Doesn't that feel good to get it out? Only for a moment. And maybe not even that. We're lucky we didn't get in a fight...

     The emotion after is a mix of satisfaction, regret and some personal embarrassment. How did I let myself go like that? Why didn't I control my emotion? We rationalize our way into acceptance, telling ourselves "they deserved it" or "had it coming" or some other words to serve as accomplice to our immature utterances and deeds. But we're not proud of ourselves, even if we later brag about the incident to others, highlighting our angry outburst, we're not proud. We know we could have done better...

     To the Stoic mind there is just what is, and what is not, within the scope of our control. The offence we received was likely beyond us; either being the result of circumstance, accident or folly. And if our own folly, then maybe we deserved the offense we received—a good lesson to us, perhaps? If the folly was another's, then what might we really do about that? If an accident, then again what's to do? In nearly all cases there is little effective response when the machinations of life churn against us; we've only small recourse when mindless fate causes us to stumble. Our upset then is merely that—upset. We'd do better to remember what is—in fact—within our control in such cases; namely, our reaction to what is happening, our reaction in the moment, our response in the here-and-now.

     And so, we strive to be alert and recognize when life presents such opportunities of good response. We train our minds to act at once to the prospect of feast or fast. Will we feast now upon our own anger and pain and fury before throwing the spoilt leftovers to the world? Or will we fast instead through temperance while the unworthy banquet is laid before us and the smell and savor of delicious upset tempts our minds to immature reaction. Which will it be? To live well in disciplined self-control or tuck-in to a feast of empty?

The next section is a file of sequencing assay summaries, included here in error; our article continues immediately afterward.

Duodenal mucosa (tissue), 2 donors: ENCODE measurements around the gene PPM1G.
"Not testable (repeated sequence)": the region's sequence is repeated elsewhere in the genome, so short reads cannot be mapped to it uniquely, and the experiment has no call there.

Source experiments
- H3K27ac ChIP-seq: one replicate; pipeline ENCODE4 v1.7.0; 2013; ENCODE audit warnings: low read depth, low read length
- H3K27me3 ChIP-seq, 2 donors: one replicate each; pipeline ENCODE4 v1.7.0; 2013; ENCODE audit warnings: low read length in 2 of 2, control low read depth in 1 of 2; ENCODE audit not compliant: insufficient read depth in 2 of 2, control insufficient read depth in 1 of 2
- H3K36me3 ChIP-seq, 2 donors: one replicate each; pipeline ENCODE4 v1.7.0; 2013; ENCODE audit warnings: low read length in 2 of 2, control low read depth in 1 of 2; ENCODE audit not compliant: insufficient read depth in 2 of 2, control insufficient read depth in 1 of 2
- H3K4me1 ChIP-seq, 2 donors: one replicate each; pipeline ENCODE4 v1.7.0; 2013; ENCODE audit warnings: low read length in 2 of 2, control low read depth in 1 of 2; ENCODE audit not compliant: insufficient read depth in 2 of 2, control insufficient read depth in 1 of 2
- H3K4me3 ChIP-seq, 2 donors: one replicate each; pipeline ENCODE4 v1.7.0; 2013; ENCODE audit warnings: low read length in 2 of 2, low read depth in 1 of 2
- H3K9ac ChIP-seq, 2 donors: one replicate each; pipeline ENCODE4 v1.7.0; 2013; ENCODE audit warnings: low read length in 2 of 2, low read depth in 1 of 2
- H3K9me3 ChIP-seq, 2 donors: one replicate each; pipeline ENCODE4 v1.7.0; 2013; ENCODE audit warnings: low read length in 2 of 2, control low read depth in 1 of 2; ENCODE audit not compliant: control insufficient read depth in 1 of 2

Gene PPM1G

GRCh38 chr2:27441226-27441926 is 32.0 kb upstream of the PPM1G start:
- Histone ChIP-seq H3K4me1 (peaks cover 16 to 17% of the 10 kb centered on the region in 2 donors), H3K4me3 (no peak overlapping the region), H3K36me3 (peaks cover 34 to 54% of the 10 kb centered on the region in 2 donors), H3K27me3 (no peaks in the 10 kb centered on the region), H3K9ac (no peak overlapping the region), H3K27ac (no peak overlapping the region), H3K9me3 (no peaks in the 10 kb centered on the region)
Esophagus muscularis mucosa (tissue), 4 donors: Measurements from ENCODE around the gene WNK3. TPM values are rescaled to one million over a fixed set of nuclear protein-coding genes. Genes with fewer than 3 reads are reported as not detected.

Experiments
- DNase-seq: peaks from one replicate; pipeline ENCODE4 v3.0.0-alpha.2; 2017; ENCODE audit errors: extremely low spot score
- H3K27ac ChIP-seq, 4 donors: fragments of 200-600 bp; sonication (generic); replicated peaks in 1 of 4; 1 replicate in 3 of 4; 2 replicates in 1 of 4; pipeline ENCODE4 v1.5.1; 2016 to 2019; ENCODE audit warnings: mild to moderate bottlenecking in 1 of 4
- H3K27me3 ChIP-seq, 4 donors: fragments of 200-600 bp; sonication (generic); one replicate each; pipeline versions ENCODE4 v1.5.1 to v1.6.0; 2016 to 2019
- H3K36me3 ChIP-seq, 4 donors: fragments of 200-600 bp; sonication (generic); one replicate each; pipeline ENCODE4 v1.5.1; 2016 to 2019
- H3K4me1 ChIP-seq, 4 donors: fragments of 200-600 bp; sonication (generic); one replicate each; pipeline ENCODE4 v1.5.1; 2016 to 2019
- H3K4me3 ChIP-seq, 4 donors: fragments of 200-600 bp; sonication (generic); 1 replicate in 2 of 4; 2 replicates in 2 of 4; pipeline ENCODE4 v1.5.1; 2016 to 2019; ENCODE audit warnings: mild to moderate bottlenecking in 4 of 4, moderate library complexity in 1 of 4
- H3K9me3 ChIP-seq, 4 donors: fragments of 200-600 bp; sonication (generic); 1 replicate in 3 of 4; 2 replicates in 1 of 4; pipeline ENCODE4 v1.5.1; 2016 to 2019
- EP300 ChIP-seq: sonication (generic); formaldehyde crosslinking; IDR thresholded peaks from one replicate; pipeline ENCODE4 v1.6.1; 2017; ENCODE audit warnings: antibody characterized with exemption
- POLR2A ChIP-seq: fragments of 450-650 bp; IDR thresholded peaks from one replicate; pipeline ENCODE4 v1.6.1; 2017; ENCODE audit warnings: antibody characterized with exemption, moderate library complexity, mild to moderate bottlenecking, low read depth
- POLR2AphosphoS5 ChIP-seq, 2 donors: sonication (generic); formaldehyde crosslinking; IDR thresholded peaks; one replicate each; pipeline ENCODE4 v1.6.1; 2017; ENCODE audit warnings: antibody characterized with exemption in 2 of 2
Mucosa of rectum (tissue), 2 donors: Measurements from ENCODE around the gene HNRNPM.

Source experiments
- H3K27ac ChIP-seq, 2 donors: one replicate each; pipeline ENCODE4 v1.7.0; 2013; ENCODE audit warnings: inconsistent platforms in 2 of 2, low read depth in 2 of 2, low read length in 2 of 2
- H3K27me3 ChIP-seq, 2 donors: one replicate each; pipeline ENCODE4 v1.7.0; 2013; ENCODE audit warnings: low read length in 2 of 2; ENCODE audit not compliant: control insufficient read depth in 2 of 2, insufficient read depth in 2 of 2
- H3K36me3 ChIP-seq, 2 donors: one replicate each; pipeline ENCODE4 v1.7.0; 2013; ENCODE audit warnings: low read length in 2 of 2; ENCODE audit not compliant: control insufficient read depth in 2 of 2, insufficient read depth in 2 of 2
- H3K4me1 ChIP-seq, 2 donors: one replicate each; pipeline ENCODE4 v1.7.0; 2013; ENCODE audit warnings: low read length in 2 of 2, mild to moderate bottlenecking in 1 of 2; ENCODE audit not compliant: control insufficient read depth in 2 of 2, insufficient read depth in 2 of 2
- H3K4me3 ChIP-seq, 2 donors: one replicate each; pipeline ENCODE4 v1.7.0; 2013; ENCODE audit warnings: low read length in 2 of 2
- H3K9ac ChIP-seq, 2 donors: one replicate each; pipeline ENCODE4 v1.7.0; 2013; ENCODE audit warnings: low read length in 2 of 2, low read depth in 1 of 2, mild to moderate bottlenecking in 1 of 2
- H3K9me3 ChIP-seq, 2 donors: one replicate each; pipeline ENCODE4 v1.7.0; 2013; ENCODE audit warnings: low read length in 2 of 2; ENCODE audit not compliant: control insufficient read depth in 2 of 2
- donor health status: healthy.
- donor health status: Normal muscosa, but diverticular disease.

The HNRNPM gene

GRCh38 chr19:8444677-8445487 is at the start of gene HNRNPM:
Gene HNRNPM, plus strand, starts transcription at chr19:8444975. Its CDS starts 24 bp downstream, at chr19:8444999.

Knowing when to stop watching

It is not easy to not watch someone else struggling with life. I am not referring to not seeing them struggle, but not watching them do it. Seeing is to observe and note a fact, to then add it to our catalogue of what is true; something to remember for the purpose of influencing and perhaps altering our coming decisions and actions. Seeing someone else struggle is necessary if we are then to help them in any way, as awareness is prerequisite to informed action. Watching though, is to play the role of a spectator; to stand at the sidelines for the purpose of enjoying what we observe, to pass the time at someone else's expense, witnessing their joy or suffering - suffering usually - as a distracting relief from our own. Watching gets us, and others, nowhere; it is voyeurism and should be avoided by all means. Seeing always precedes watching, as awareness is always first-person as our consciousness must take in what is happening around us if we are to respond to the world. Maturity is in the moment of recognition that we have seen enough, and we turn our eyes to our own business, having noted the fact of what we have observed without engaging attention beyond the necessity of seeing, to watch then for the sole and entertaining sake of watching.

My eyes light upon a scene;
Someone else's business and pain.
I note what I see,
Take in the essential facts,
And then turn back to my own life—
Always ready to help,
Never willing to gawp.

     And then we move on to other things. And we remember what we have seen. And we adjust the course and trajectory of our lives in small ways which may offer relief to those who we know now are hurting. And our lives becomes helpful perhaps, and a blessing even, by virtue of our informed, constrained, and decided action.

     We become actors then rather than audience. And life is then maybe made better for our ability to both temper our observation and to consider our action.